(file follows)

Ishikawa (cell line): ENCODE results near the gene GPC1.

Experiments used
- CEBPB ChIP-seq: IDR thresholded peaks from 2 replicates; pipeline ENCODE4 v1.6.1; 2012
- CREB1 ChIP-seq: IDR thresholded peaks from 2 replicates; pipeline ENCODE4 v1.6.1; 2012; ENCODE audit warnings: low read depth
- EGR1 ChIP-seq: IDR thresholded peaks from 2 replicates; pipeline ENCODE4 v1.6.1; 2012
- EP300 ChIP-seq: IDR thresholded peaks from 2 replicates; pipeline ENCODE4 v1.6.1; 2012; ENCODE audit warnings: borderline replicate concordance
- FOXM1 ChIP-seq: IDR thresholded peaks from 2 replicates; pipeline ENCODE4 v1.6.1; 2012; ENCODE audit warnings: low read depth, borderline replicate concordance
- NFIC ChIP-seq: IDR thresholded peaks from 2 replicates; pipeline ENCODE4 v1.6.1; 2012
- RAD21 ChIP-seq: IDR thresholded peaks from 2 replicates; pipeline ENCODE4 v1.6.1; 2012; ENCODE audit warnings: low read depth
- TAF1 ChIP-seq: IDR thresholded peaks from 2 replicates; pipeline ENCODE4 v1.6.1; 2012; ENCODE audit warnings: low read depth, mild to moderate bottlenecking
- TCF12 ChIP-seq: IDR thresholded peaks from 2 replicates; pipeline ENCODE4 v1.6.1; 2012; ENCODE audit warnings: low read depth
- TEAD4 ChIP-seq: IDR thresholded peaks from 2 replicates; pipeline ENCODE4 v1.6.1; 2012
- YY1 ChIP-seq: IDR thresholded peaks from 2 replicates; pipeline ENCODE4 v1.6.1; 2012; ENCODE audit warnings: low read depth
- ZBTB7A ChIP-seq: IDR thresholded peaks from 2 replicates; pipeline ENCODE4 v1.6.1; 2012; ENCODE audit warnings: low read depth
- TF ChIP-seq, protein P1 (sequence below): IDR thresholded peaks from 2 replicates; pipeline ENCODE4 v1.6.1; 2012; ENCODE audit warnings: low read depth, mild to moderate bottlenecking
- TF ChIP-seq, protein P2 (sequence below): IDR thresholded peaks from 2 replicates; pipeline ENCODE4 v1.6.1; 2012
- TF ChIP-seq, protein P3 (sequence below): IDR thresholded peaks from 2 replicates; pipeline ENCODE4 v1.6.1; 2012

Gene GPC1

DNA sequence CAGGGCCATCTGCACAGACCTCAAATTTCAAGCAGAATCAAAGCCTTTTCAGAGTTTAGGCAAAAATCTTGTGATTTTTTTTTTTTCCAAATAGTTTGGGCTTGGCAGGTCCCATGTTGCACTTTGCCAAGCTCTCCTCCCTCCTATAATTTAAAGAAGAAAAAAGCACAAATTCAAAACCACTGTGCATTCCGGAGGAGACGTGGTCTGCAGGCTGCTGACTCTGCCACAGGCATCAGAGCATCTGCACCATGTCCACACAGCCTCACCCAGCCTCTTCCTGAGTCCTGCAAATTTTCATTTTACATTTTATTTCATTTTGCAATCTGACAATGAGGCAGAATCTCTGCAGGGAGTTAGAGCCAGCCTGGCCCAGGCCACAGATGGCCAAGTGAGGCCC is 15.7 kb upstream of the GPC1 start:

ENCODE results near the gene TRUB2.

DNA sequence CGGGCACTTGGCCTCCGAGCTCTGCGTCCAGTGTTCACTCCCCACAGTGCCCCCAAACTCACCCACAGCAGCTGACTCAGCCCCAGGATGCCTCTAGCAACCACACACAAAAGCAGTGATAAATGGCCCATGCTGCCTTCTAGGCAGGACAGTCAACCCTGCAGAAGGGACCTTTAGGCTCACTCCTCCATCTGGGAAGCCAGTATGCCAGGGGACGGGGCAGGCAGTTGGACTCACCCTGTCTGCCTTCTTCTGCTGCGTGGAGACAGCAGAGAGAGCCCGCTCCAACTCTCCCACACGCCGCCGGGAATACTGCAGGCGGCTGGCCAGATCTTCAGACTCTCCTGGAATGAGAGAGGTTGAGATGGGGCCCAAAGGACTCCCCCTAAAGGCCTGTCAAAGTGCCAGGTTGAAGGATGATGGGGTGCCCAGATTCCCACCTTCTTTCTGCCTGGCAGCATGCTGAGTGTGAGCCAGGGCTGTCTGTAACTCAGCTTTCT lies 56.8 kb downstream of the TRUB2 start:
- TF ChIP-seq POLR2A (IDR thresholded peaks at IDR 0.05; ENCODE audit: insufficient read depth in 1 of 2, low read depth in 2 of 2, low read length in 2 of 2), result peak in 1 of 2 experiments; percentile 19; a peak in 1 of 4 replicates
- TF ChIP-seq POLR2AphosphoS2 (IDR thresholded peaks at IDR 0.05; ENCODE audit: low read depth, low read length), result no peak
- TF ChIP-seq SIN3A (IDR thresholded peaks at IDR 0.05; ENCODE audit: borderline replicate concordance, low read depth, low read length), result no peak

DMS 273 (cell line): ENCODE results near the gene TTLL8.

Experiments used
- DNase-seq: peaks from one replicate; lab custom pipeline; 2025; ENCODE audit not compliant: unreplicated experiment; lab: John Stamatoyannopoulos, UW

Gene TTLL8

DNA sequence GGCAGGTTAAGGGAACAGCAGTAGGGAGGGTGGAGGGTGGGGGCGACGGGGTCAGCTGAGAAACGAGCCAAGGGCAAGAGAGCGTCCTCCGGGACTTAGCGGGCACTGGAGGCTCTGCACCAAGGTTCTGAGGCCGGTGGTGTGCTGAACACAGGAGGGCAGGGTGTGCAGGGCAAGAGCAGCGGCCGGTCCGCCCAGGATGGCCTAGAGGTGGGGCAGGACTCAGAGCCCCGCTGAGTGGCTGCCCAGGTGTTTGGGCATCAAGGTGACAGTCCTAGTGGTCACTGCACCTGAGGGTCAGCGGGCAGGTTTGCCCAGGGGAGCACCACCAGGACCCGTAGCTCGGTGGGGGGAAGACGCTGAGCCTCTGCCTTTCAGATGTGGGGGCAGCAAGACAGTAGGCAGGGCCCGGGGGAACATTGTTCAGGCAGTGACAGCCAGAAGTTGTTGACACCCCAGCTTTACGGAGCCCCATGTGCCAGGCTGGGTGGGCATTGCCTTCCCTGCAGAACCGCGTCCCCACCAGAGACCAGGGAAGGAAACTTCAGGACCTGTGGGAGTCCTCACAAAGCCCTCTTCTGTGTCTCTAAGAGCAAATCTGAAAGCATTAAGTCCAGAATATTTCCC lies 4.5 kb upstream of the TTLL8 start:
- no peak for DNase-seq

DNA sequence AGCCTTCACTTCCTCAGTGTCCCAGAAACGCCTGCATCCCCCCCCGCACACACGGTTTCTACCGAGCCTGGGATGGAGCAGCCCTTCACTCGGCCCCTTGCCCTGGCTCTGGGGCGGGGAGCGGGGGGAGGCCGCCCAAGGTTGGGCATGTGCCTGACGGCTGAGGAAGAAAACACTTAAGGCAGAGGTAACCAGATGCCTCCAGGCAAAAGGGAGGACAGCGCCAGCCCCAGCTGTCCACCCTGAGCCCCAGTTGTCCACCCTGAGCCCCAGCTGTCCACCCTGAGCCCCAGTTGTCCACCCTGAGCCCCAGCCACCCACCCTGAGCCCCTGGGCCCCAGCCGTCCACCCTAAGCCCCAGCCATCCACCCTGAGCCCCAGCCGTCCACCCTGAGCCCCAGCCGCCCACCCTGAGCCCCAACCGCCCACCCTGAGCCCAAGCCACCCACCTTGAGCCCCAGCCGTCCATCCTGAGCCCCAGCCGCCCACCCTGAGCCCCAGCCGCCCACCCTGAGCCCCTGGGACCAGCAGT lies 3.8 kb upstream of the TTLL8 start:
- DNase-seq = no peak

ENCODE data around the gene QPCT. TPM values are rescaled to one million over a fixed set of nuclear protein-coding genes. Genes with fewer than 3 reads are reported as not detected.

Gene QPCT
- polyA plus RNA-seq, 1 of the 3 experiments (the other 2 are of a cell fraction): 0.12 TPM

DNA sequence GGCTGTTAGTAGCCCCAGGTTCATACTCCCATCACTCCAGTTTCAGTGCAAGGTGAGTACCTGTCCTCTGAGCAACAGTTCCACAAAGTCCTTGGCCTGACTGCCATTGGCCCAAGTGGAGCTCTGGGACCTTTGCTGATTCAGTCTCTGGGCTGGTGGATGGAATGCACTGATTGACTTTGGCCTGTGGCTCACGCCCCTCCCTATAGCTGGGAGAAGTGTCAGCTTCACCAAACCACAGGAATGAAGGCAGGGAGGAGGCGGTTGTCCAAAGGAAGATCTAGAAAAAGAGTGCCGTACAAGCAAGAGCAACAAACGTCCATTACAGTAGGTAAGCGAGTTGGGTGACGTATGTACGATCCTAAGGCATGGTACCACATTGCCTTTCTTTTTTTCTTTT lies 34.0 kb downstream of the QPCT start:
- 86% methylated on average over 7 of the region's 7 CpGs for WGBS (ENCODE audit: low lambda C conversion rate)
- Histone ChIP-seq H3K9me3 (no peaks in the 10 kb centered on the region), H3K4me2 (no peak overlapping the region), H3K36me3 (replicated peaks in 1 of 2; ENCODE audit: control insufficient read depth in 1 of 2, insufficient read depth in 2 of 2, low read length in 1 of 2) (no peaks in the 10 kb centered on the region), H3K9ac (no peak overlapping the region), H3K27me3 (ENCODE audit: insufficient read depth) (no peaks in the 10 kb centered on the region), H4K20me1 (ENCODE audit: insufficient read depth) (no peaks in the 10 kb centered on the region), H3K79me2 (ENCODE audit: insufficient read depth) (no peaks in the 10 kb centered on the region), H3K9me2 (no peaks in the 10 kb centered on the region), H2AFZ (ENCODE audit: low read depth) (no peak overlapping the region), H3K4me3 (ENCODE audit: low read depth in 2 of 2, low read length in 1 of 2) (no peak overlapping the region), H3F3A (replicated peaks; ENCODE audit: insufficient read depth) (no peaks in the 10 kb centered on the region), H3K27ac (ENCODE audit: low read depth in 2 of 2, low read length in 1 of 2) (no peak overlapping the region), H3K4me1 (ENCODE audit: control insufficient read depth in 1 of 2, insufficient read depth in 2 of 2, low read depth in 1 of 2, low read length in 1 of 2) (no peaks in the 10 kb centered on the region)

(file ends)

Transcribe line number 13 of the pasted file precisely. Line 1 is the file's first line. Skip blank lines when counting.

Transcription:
- YY1 ChIP-seq: IDR thresholded peaks from 2 replicates; pipeline ENCODE4 v1.6.1; 2012; ENCODE audit warnings: low read depth